Once a drug or vaccine has been approved, physicians are not limited to prescribing it for the specific uses for which the product received FDA approval. In fact, about one in five prescriptions in the United States are for purposes different from those described in the FDA-approved labeling – a practice known as “off label” prescribing. This means that, as a legal matter, physicians are free to prescribe any approved product for the prevention or treatment of COVID-19, without waiting for new clinical trials to be performed. In fact, some physicians are already doing that, especially with the drugs Hydroxychloroquine and Chloroquine, which are used to treat malaria, lupus, and rheumatoid arthritis. Because the supply of these drugs is limited, some state pharmacy associations have imposed measures to limit the filling of off-label prescriptions for these drugs to certain categories of patients.
From a public health perspective, widespread off-label prescribing of existing drugs for COVID-19 would be very problematic. When patients take drugs without the rigorous monitoring and controls used in clinical trials, there is no way to know whether any improvements or declines in the patients’ condition are due to the drug or to other factors that distinguish patients receiving the drug from the population at large. Therefore, even though physicians are not legally required to wait for clinical trials before prescribing existing drugs for COVID-19, it is essential that such trials be conducted. Fortunately, as noted below, clinical trials of existing drugs for the treatment of treatment of COVID-19 are already underway.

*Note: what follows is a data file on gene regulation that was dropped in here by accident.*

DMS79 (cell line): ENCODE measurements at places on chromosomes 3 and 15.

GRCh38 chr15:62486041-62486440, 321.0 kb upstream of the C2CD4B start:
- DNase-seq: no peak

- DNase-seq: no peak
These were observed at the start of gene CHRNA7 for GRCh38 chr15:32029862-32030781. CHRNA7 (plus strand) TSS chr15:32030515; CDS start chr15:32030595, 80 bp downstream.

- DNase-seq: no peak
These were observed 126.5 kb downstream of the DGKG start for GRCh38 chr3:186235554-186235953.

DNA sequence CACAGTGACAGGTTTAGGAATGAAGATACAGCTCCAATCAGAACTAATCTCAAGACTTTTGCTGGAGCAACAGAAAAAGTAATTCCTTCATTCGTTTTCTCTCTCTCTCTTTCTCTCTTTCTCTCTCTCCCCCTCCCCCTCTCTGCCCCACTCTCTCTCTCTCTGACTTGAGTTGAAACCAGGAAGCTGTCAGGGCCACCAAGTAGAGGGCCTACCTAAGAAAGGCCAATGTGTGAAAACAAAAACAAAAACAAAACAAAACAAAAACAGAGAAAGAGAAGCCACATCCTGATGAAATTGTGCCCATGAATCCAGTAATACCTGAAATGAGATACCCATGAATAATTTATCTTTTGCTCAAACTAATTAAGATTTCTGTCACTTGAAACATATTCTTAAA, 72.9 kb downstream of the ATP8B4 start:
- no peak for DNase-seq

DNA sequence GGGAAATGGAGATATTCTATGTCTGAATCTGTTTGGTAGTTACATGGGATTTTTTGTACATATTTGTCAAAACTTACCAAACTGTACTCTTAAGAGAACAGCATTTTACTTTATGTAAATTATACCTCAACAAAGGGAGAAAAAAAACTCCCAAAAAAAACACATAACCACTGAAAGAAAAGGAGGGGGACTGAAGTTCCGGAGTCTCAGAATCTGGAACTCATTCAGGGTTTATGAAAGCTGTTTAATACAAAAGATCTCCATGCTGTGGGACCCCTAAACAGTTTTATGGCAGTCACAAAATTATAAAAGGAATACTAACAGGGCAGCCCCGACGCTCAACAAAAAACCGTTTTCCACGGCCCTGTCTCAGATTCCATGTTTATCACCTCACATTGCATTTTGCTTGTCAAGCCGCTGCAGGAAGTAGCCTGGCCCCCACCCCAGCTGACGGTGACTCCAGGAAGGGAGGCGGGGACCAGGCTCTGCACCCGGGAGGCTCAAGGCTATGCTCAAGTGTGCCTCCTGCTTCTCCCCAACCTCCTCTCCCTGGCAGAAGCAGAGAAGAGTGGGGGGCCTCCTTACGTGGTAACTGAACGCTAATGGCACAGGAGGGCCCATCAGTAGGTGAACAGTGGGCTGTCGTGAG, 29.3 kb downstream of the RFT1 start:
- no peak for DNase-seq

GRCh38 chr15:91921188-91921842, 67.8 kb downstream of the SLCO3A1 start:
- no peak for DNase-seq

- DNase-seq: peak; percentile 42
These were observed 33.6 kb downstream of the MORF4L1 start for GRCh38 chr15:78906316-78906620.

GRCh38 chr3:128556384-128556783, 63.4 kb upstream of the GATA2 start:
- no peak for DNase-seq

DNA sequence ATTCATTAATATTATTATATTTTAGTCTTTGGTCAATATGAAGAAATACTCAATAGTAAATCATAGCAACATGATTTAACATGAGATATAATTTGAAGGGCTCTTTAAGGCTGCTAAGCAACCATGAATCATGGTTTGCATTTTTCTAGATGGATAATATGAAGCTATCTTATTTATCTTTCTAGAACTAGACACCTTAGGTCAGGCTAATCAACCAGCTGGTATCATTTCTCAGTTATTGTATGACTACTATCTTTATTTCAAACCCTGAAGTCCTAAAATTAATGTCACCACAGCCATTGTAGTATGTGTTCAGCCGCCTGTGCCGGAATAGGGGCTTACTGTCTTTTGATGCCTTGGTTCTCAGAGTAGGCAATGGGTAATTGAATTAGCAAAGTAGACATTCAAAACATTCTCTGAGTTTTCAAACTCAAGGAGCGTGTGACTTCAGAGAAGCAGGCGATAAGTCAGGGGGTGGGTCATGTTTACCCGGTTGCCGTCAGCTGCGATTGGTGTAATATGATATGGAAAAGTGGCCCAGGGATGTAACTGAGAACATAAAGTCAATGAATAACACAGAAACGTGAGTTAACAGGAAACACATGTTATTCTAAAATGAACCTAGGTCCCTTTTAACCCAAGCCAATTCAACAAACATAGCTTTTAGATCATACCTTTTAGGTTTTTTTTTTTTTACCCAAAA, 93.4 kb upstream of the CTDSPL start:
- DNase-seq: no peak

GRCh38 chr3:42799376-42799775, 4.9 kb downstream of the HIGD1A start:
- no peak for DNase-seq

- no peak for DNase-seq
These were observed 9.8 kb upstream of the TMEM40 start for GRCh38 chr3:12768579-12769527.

What clinical trials for COVID-19 are already in progress?
Over 900 clinical trials related to COVID-19 have been registered with the World Health Organization’s (WHO) International Clinical Trials Registry Platform. Not all of these are for treatments or vaccines; some, for example, focus on issues such as identifying risk factors for transmission, or assessing the mental health impact of the disease in different populations. Among the many ongoing studies related to treatments and vaccines, the following are particularly notable: